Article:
What You Should Know About Car Insurance Deductibles

Car insurance terminology can be pretty confusing and if you are not accustomed to lengthy administrative and legislative documents, it can give you quite the headache. One of the trickiest terms is “deductible”.  How it works or how much to invest are typical questions addressed by any responsible and money-wise driver. Read our blog to find out more about car insurance deductibles. Also, get free online car insurance quotes from our reliable car insurance providers.

A deductible is the sum of money that you agree to pay out of your own pocket before your car insurance provider starts paying the bills after you have filed a claim. After your deductible is paid your insurer will cover the rest of the costs related to your claim, up to the coverage limits. Deductibles vary by the type of coverage you are buying, and some policies do not even have a deductible. Liability coverages do not have a deductible while coverages such as personal injury protection (PIP) and uninsured motorist may have a deductible depending on the state you live in and the insurer that is issuing the coverage. On the other hand, coverages that handle physical damage such as comprehensive and collision will always have a deductible. It is possible to set your deductible at zero but it will skyrocket your premiums instantly.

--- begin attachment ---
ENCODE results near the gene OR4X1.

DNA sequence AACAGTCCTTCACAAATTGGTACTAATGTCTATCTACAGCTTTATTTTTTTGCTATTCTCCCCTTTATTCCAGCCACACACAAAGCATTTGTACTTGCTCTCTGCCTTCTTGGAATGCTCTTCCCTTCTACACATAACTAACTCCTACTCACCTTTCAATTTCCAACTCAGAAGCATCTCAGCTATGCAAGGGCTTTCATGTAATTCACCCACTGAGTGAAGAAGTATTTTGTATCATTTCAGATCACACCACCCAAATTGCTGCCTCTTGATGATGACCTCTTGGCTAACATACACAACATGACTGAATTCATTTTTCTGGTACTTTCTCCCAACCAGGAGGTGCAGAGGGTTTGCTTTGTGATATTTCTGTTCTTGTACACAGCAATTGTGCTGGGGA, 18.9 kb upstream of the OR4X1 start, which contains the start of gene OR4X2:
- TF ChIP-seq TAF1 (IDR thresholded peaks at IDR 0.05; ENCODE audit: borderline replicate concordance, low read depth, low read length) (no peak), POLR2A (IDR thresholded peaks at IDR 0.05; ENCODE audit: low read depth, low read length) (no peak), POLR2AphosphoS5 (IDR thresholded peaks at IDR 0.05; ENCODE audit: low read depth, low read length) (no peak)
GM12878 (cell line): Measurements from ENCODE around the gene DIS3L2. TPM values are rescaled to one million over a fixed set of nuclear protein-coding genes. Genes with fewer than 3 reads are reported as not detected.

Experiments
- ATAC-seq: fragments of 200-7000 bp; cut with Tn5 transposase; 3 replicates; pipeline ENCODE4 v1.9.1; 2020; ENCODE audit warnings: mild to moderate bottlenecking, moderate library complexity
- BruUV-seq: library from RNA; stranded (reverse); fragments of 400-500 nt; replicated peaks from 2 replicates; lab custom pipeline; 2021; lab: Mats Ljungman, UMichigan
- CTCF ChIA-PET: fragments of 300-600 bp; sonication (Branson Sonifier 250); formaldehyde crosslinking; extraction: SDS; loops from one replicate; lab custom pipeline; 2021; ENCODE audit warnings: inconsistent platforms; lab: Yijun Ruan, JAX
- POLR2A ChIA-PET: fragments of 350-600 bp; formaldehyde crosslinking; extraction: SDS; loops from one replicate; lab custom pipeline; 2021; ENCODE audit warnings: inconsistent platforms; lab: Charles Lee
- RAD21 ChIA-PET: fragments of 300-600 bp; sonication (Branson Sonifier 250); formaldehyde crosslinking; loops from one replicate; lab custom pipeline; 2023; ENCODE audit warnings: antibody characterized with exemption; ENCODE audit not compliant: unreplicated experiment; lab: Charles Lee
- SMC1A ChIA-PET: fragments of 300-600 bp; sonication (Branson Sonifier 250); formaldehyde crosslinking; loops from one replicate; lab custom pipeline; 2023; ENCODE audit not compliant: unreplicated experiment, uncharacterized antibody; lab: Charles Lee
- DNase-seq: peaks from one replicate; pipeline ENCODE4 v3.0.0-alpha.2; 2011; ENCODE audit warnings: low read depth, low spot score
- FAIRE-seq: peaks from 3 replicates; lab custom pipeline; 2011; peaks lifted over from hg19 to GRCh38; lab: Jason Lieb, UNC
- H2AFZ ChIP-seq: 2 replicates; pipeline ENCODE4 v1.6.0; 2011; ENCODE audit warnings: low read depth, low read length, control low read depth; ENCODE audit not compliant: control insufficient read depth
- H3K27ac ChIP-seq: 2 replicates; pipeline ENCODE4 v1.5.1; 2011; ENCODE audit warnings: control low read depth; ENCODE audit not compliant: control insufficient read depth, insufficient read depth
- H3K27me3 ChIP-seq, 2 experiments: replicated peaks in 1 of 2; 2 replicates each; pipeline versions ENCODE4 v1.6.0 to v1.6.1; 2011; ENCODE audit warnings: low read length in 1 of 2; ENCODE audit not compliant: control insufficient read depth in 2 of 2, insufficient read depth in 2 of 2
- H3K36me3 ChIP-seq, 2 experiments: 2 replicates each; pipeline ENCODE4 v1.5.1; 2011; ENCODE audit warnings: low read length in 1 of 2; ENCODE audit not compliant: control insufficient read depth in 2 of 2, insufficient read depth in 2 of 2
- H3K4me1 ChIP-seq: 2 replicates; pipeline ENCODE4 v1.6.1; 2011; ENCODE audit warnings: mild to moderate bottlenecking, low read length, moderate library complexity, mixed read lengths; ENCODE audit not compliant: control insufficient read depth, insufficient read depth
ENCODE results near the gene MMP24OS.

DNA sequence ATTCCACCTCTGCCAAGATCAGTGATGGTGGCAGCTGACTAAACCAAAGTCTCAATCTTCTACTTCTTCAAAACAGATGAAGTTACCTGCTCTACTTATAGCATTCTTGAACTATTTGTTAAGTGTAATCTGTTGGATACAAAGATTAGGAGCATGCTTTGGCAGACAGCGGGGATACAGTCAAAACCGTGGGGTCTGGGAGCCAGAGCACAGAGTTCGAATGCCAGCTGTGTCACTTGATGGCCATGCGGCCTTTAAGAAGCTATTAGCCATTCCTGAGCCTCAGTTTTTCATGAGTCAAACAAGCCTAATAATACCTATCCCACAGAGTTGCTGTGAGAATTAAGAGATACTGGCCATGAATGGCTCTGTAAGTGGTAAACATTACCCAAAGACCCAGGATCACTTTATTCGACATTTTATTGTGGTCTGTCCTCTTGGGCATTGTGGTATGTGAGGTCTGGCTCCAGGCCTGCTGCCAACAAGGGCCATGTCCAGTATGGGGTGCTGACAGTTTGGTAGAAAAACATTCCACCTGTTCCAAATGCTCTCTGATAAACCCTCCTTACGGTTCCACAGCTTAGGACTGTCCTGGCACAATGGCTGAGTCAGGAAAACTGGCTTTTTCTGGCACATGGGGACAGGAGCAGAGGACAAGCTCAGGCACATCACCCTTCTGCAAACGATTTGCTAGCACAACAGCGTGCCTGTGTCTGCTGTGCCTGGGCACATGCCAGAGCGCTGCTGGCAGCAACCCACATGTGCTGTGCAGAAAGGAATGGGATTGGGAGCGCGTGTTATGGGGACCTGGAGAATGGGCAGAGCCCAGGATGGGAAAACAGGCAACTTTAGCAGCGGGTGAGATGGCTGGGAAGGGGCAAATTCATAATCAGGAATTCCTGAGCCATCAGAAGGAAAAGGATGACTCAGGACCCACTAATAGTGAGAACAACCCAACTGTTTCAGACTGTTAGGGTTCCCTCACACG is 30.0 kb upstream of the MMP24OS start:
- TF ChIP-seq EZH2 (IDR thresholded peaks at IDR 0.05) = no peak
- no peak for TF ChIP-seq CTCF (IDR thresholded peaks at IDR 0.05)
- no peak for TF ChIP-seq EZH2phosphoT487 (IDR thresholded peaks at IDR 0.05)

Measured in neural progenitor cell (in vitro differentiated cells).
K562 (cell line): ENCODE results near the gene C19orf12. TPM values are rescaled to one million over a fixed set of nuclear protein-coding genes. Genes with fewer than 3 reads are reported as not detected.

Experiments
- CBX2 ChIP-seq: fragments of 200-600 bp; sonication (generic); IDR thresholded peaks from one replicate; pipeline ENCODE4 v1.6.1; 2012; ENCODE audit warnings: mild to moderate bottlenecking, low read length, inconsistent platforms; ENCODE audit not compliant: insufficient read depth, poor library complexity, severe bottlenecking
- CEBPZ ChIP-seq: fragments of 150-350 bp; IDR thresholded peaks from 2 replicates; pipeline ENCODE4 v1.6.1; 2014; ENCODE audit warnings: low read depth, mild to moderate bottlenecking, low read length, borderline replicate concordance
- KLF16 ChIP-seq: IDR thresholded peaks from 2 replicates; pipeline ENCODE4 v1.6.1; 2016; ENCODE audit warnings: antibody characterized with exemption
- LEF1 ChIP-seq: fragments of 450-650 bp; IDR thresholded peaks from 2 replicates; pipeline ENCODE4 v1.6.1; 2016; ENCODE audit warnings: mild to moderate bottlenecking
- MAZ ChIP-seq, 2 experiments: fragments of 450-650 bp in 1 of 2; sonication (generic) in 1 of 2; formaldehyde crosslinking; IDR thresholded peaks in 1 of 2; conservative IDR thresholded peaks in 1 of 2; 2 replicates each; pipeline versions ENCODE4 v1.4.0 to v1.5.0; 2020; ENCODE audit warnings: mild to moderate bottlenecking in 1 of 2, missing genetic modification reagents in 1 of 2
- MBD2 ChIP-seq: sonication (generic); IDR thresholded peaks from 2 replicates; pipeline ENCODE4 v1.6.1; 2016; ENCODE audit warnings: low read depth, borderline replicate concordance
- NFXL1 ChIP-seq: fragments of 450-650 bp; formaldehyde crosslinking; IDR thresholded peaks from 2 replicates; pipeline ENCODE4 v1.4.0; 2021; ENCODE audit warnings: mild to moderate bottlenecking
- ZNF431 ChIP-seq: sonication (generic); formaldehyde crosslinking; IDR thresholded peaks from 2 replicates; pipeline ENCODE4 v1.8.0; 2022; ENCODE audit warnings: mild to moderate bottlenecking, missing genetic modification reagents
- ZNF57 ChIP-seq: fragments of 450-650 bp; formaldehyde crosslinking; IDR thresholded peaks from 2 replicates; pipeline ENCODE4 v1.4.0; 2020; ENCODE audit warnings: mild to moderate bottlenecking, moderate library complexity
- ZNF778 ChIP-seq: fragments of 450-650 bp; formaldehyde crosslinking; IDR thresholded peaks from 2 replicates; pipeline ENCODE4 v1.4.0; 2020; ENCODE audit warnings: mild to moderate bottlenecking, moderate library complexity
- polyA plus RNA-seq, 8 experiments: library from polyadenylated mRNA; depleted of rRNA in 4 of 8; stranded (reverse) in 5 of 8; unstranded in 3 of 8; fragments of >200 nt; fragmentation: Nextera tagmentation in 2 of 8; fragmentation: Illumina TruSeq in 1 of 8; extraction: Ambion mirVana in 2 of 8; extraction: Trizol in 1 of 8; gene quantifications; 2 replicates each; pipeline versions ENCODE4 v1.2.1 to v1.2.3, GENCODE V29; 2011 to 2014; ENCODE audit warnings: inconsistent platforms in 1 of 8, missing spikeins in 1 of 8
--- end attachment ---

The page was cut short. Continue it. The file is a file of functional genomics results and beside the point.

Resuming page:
Deductibles vary from zero to $2500 if you really want to keep your premium payment low. The most common and popular deductible amounts are $250, $500 or $1,000. If your vehicle is totaled or deemed a total loss, you would receive a check for the value of our vehicle minus your deductible.

The best deductible is one that you can afford but that is high enough that small dents and scratches falls under that limit. While there is no one size fits all when it comes to deductibles, in many cases a $1000 deductible is the best option.

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